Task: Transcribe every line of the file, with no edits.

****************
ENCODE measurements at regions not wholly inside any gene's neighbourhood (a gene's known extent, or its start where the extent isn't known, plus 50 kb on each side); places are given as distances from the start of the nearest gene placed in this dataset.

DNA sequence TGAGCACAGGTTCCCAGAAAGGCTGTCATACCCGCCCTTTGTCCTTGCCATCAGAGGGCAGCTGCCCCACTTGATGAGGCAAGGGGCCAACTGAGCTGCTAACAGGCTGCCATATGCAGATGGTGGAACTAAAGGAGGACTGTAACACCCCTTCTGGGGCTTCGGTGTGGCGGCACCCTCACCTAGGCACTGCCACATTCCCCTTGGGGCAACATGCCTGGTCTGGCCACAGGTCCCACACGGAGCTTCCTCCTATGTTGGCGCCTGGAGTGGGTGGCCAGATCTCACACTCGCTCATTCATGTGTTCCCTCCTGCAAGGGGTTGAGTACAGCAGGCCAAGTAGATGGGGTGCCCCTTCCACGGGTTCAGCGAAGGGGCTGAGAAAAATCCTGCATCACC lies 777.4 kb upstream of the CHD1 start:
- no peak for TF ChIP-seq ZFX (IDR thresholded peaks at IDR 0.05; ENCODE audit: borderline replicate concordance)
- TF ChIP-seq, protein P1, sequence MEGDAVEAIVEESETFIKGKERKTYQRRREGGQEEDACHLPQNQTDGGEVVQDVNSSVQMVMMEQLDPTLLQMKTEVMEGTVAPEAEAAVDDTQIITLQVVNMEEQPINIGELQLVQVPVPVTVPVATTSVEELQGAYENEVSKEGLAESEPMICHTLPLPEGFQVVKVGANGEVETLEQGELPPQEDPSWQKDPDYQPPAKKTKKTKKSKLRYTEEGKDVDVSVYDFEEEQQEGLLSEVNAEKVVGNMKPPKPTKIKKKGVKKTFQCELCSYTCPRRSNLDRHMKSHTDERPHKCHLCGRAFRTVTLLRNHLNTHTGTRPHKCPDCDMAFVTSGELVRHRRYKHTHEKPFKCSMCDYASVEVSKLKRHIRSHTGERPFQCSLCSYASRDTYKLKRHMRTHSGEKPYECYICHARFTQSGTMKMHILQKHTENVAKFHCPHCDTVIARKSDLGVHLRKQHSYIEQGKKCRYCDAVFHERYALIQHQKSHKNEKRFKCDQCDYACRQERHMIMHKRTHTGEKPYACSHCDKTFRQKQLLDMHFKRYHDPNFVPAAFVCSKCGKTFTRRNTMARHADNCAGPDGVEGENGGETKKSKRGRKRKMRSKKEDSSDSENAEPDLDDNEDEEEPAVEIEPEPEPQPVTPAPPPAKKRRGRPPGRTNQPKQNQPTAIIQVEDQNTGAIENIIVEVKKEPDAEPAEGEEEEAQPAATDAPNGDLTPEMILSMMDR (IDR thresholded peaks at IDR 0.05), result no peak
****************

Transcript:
ENCODE measurements at regions not wholly inside any gene's neighbourhood (a gene's known extent, or its start where the extent isn't known, plus 50 kb on each side); places are given as distances from the start of the nearest gene placed in this dataset.

DNA sequence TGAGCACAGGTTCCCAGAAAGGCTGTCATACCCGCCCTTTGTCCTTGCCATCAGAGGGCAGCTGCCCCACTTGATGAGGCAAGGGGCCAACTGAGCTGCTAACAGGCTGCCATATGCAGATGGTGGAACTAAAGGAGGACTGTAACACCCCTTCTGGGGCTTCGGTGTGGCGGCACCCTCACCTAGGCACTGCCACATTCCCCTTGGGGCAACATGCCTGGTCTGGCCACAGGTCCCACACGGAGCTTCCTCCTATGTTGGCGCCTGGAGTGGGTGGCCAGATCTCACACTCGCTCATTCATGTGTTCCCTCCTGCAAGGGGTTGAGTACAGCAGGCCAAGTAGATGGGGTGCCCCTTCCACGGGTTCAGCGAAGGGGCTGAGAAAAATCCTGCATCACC lies 777.4 kb upstream of the CHD1 start:
- no peak for TF ChIP-seq ZFX (IDR thresholded peaks at IDR 0.05; ENCODE audit: borderline replicate concordance)
- TF ChIP-seq, protein P1, sequence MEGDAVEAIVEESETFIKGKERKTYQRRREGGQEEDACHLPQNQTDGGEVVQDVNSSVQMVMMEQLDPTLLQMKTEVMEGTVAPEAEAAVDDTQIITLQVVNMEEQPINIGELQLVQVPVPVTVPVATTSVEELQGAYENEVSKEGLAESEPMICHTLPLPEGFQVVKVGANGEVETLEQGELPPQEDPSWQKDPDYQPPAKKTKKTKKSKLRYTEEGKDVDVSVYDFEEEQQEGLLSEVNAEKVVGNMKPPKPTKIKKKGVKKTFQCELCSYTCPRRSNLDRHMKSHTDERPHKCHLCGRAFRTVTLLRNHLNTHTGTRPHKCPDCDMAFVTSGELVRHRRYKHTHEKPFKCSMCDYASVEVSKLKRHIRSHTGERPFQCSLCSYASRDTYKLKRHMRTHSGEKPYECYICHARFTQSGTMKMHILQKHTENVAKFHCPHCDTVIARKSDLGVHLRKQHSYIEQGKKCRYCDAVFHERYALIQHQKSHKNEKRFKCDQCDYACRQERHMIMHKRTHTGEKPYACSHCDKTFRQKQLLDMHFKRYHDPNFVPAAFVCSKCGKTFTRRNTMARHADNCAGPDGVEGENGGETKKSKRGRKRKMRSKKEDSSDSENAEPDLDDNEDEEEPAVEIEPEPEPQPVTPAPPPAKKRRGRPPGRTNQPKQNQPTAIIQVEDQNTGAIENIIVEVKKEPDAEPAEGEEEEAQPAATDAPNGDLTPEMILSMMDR (IDR thresholded peaks at IDR 0.05), result no peak